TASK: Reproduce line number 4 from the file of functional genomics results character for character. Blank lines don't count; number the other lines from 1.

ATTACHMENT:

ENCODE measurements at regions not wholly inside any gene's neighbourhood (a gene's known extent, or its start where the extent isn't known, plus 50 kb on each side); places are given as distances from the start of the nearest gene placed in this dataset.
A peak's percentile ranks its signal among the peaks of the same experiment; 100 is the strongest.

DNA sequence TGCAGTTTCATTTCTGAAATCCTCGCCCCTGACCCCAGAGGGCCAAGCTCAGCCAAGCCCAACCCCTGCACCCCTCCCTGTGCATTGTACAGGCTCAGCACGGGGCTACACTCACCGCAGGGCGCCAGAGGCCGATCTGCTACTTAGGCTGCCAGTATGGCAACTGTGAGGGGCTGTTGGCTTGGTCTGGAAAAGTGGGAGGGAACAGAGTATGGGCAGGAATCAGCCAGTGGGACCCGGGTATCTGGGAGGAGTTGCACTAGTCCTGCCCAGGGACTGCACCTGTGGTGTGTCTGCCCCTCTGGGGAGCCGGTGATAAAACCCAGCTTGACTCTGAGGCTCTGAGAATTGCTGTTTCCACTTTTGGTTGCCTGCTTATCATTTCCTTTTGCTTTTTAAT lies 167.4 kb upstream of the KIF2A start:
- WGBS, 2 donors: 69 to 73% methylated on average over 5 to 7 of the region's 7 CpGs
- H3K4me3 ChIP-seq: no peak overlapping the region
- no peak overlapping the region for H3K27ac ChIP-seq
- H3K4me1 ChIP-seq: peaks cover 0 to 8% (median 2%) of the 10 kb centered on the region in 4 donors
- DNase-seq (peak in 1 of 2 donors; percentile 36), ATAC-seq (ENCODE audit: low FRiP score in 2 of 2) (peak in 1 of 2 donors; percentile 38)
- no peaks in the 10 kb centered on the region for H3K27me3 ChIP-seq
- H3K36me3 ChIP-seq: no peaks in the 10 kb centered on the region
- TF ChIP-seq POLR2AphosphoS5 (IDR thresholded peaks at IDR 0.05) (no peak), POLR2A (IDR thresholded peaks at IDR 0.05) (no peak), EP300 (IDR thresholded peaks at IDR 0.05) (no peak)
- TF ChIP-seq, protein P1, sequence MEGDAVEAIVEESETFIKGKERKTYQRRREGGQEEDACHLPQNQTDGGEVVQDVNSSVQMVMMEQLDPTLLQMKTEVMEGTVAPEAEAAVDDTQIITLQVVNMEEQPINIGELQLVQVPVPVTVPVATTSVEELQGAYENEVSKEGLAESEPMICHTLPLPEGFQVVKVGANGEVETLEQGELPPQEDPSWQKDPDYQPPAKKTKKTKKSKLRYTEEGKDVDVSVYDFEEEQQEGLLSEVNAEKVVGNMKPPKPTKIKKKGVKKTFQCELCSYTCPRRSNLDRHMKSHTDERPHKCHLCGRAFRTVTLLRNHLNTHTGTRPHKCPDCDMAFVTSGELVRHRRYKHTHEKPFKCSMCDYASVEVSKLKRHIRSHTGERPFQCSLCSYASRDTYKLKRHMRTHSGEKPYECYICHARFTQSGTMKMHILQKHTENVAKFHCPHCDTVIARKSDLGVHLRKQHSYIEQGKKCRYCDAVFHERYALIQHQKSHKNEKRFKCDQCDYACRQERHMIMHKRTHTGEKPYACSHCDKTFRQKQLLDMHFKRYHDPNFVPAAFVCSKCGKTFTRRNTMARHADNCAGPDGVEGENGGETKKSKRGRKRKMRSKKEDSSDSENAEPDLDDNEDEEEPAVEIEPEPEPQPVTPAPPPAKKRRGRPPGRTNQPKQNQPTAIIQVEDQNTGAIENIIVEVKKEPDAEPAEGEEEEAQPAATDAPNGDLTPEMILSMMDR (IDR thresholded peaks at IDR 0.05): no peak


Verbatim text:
- WGBS, 2 donors: 69 to 73% methylated on average over 5 to 7 of the region's 7 CpGs